Queen looks tearful during tribute to Prince Philip at Jubilee event

The Queen looks emotional during Platinum Jubilee celebration as her granddaughter Lady Louise pays tribute to Prince Philip, driving the late Duke’s carriage during moving display

  • Queen attended Platinum Jubilee Celebration this evening near Windsor Castle
  • During event, a tribute was paid to her husband Prince Philip who died last year
  •  Their granddaughter Lady Louise drove the Duke’s carriage around the arena
  • Her Majesty was seen looking tearful as she watched the poignant moment

The Queen was seen looking emotional at the Platinum Jubilee celebration near Windsor Castle this evening, as a moving tribute was paid to Prince Philip who died last year.

Her Majesty’s granddaughter Lady Louise, daughter of Prince Edward and his wife Sophie, led the tribute, driving Philip’s carriage around the arena during the emotional procession at the finale of the ‘Gallop Through History Platinum Jubilee’ event, which was staged by the Royal Windsor Horse Show.

The tribute was particularly poignant, as the Queen’s 18-year-old granddaughter shares a passion for carriage driving with her beloved grandfather, who was instrumental in helping to establish it as a sport in Britain. 

Carriage driving was one of Prince Philip’s favourite past-times since the 1970s, and he raced carriages near Norfolk before going on to represent Britain at several world and European championships. 

The Queen, pictured while watching ‘A Gallop Through History Platinum Jubilee’ at Windsor Castle, was seen looking tearful as her granddaughter Lady Louise drove Prince Philip’s carriage around the arena during an emotional tribute to the late royal

Lady Louise (pictured, left, during the Platinum Jubilee event tonight) is believed to have inherited her passion for carriage driving from her beloved grandfather

Carriage driving was one of Prince Philip’s favourite past times, making the tribute particularly poignant, with Lady Louise driving his carriage

Since inheriting her interest in the activity from the Duke of Edinburgh, Lady Louise is regularly seen carriage driving in Windsor, and at competitive events, including last month’s British Indoor Carriage Driving Championships.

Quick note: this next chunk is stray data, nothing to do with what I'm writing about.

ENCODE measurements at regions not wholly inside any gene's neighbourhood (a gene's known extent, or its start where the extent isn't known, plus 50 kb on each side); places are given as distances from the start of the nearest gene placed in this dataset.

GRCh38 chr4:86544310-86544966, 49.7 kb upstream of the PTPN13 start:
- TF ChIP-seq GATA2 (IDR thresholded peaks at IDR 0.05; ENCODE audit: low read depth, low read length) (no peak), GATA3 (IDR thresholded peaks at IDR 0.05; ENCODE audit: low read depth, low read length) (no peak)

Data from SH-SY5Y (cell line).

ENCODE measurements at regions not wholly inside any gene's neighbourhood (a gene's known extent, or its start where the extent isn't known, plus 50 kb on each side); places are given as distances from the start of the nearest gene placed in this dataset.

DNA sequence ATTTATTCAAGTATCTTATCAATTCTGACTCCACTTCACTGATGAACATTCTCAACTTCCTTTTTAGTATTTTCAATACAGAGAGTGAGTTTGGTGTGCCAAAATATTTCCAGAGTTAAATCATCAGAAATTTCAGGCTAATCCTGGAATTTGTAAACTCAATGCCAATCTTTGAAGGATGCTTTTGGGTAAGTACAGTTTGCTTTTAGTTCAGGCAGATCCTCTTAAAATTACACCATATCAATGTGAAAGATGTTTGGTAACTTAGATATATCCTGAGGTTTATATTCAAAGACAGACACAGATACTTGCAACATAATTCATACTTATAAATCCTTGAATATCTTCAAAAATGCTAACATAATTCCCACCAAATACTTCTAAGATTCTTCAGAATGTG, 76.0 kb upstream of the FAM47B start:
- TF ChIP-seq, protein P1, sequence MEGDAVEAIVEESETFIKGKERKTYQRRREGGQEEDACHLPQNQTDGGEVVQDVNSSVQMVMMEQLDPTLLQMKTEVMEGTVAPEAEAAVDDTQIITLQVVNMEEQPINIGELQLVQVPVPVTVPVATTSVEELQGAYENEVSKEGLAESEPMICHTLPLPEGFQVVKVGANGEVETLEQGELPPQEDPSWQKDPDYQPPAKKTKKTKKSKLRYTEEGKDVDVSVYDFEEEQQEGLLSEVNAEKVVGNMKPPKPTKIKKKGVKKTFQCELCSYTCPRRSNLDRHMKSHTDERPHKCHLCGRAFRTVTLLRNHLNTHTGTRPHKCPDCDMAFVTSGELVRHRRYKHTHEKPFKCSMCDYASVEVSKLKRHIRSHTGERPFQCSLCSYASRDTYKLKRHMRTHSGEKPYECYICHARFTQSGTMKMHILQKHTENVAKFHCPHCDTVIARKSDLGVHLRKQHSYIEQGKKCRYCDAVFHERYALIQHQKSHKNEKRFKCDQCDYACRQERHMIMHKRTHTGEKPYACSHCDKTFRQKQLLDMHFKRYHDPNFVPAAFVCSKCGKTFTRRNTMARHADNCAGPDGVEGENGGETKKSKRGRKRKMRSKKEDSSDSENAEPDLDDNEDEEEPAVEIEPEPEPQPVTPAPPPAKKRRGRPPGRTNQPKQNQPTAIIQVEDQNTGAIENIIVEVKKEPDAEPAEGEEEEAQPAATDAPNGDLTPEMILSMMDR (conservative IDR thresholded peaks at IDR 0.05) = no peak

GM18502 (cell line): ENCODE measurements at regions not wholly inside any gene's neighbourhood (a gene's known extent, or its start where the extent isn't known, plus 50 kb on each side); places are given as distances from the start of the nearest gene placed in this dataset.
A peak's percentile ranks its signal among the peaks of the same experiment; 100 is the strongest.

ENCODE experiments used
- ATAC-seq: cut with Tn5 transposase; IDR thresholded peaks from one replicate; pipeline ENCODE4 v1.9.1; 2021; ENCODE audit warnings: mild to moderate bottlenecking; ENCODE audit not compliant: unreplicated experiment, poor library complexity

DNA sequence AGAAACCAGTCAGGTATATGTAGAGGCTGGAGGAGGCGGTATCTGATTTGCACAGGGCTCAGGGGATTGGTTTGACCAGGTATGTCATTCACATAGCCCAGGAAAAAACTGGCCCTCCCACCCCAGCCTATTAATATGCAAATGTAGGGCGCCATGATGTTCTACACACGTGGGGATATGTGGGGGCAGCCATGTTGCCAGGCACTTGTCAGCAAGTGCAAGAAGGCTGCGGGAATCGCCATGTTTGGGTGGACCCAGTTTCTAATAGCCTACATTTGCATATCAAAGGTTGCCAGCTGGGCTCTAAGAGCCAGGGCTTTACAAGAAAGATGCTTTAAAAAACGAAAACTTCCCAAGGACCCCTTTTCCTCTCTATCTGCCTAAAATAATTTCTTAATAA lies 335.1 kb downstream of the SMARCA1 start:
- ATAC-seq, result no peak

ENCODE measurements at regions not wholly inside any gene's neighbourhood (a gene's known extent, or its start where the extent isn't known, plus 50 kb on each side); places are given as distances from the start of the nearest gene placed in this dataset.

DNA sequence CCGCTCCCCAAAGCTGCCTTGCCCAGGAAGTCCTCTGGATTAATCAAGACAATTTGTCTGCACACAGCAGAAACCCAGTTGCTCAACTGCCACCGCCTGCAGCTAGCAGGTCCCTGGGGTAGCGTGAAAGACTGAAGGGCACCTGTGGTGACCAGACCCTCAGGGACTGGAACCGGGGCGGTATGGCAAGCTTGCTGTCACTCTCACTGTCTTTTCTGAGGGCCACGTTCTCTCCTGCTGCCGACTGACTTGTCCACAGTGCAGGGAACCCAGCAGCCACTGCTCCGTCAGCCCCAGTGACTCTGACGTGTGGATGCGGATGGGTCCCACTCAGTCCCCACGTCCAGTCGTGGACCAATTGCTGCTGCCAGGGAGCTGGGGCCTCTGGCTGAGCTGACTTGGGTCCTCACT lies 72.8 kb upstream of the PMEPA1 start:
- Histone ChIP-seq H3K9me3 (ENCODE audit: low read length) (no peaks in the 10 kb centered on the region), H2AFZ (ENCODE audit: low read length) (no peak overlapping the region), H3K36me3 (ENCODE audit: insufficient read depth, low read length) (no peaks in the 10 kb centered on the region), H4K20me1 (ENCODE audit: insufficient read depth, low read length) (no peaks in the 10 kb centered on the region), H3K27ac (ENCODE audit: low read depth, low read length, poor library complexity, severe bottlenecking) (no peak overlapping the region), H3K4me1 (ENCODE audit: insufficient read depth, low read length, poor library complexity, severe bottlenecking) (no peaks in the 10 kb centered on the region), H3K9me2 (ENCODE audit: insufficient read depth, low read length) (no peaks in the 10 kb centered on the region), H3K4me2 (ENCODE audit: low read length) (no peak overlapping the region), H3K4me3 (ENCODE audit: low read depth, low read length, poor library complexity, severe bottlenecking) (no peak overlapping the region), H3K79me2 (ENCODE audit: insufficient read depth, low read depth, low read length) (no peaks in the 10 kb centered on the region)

The tribute came near the end of the night’s entertainment, which saw ITV hosts Phillip Schofield and Julie Etchingham deliver the event to the nation from an on-site studio hub from inside the grounds of Windsor Castle. 

Well known faces including Lord Lloyd Webber, Ant & Dec, Dame Joan Collins, Sir Mo Farah, Dame Maureen Lipman, Sir David Jason, Dame Kelly Holmes, Moira Stuart and Sir Trevor McDonald will also pay tribute to the Queen’s 70 years of service.

The gala featured more than 1,300 performers, 500 horses, children’s choirs, a 75-piece orchestra and stars from stage and screen.

Among the entertainment was musical performances from Keala Settle, the singer and actress from The Greatest Showman film, and opera singer Katherine Jenkins.

In addition, different eras of British history were enacted onstage as part of the show. Dame Helen Mirren, who has played both Queen Elizabeths on TV and film, reprised her role as the Tudor Monarch.

Despite the emotional tribute, her Majesty was pictured looking sprightly and in good sprits throughout the evening’s entertainment

The monarch is famously enamoured with equestrian events, and so many anticipated she would attend this evening’s performance, which was staged by the Windsor Royal Horse Show

Meanwhile, some of the Queen’s horses and ponies also took to the arena alongside carriages from the Royal Mews, led by Lady Louise driving Prince Philip’s carriage. 

Prince Philip spoke about how he took up carriage driving when he stopped playing polo at the age of 50, during a May 2017 interview.

He said: ‘I was looking round to see what next, I didn’t know what there was available. And I suddenly thought, well, we’ve got horses and carriages so why don’t I have a go.

‘So I borrowed four horses from the stables in London, took them to Norfolk and practised and thought – why not?’


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